The re-created Schneiders' saloon at the Tenement Museum.
Written by Annie Polland, Vice President of Education and Programs, and Kira Garcia, Communications Manager at the Lower East Side Tenement Museum
The Lower East Side Tenement Museum’s re-created apartments at 97 Orchard Street never housed heads of state or celebrities. But these homes are extraordinary places, making history vibrant, exciting, and relatable.
On December 3, the Tenement Museum (a National Trust Historic Site) inaugurated Shop Life, a new exhibit that explores a century of businesses once housed in the historic Tenement. This exhibit is both an extension of the work we’ve been doing for nearly 25 years, and also entirely new: It includes a meticulously re-creation of John and Caroline Schnieder’s 19th-century German saloon, once located at 97 Orchard, as well as a self-guided exploration of history using objects and touch-screen technology.
Telling the stories of the shopkeepers who filled the lower levels of the museum was a natural progression for the museum, yet as we developed the exhibit, we were also excited about the potential to tell a new kind of story. While the tenement residences we've re-created focus on families, the storefronts provide a lens on a broader communal life. And by telling the stories of communal spaces, we could better explore how immigrant communities responded to citywide and political challenges.
Another view of the bar in the Schneiders' saloon.
We've taken to referring to the stores as "living rooms" for the community. These were the spaces where immigrants gathered for social, business, and political reasons. And just as living rooms can serve as the site of peaceful gatherings, they can also become places of tension and protest.
Our research showed that Germans organized political organizations that met at the Schneiders’ saloon and criticized blue laws that tried to restrict Sunday commerce. Thirty years later, immigrant Jewish women asserted their consumer rights at 97 Orchard, attacking a kosher butcher store as part of a citywide boycott.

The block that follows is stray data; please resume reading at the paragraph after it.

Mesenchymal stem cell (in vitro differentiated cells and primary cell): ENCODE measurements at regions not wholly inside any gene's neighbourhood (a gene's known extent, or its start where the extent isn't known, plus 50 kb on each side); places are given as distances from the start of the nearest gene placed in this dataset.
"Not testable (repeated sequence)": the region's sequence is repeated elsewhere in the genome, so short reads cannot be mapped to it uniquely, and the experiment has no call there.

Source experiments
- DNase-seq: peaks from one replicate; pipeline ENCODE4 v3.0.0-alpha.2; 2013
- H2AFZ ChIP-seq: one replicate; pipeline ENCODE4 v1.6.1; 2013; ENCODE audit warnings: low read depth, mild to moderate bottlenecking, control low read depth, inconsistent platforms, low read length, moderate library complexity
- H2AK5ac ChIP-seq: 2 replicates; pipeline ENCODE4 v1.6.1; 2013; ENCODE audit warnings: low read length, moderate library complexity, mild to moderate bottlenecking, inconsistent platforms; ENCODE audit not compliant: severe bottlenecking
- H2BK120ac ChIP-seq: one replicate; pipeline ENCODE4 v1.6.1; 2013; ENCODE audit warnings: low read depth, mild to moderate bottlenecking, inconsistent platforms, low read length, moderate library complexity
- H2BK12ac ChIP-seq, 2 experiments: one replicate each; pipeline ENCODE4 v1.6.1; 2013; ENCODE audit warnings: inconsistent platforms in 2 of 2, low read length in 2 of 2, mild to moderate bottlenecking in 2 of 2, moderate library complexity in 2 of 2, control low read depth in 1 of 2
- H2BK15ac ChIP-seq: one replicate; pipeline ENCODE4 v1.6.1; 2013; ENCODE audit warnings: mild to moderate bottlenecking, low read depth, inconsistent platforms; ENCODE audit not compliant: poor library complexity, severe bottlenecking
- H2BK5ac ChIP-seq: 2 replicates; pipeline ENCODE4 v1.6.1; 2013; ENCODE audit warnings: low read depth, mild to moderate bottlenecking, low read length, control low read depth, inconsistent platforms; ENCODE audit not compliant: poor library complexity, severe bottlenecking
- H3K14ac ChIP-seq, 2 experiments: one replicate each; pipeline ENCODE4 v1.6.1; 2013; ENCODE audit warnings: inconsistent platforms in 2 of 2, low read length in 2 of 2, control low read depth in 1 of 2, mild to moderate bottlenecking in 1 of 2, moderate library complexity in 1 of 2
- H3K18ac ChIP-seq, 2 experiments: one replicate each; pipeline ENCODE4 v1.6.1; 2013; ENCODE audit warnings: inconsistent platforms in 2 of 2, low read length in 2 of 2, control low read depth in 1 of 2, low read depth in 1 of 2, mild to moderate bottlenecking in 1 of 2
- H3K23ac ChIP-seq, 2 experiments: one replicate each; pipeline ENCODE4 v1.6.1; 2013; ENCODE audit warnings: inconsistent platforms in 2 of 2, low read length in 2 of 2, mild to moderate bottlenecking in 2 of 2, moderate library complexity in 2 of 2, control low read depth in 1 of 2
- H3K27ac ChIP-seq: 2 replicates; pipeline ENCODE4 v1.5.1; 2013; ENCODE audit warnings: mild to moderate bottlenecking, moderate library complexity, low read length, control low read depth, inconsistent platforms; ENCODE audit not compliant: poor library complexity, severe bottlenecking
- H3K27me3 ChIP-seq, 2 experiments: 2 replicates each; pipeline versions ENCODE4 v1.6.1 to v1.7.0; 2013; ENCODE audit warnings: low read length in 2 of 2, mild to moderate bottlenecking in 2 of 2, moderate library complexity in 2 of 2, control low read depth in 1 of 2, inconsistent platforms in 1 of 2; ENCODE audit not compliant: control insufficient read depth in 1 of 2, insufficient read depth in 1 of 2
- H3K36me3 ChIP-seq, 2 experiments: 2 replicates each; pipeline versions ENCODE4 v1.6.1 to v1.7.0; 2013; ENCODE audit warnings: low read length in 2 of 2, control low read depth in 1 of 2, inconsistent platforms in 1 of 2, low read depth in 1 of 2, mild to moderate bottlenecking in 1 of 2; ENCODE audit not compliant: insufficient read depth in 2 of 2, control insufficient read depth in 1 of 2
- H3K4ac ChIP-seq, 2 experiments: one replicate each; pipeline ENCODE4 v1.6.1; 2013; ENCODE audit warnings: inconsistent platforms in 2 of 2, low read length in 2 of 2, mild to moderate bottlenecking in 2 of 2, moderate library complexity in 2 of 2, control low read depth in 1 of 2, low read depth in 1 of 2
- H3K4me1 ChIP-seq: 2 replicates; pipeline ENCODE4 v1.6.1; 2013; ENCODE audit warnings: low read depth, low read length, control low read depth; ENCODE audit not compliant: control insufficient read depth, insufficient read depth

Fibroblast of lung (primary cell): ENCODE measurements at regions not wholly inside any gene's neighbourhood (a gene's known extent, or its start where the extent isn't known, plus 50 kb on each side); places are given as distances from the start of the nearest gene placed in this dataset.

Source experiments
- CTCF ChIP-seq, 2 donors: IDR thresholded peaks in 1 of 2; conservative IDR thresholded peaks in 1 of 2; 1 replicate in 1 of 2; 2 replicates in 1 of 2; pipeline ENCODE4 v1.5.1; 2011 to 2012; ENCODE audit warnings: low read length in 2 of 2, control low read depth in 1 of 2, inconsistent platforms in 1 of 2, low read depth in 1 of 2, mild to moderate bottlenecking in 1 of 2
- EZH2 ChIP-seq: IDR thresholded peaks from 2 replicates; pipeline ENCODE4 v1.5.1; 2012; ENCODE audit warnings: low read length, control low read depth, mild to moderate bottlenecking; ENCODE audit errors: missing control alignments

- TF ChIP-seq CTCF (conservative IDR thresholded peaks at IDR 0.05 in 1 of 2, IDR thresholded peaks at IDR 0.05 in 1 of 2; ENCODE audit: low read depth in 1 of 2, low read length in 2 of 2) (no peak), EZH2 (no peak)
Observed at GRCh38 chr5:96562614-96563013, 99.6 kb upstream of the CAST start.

While historians have written about the various immigrant groups that have passed through the Lower East Side and other urban neighborhoods, shop-keeping has never been a major focus. Though a description of the neighborhood’s ubiquitous pushcarts is often part of the background, very little has been written about the successful pushcart peddlers who opened stores.
So what makes an immigrant entrepreneur successful? What are the necessary adaptations? Because our exhibit looks at a series of stores over a century, we're able to explore a more diverse and changing immigrant population, allowing us to focus not just on a particular immigrant group, but more broadly on how shop-keeping reveals continuities across time.
As we analyze the series of stores, we ask visitors to consider whether they think each particular business was a success. In doing so, visitors work as a group to construct their definition of success and of the American Dream. Since the latter is such a common phrase, we've found it helpful for people to really think it through and apply it in this context. We don't offer answers as much as help people think about what success means in the past -- and in the present.
Today, 48% of small businesses in New York City are run by immigrants. To make a connection to the present day, we close each tour of the “Shop Life” exhibit with videos of contemporary immigrant shopkeepers working in the Lower East Side.
Check out videos, images, and more information about the Shop Life exhibit online. We hope you'll visit us soon!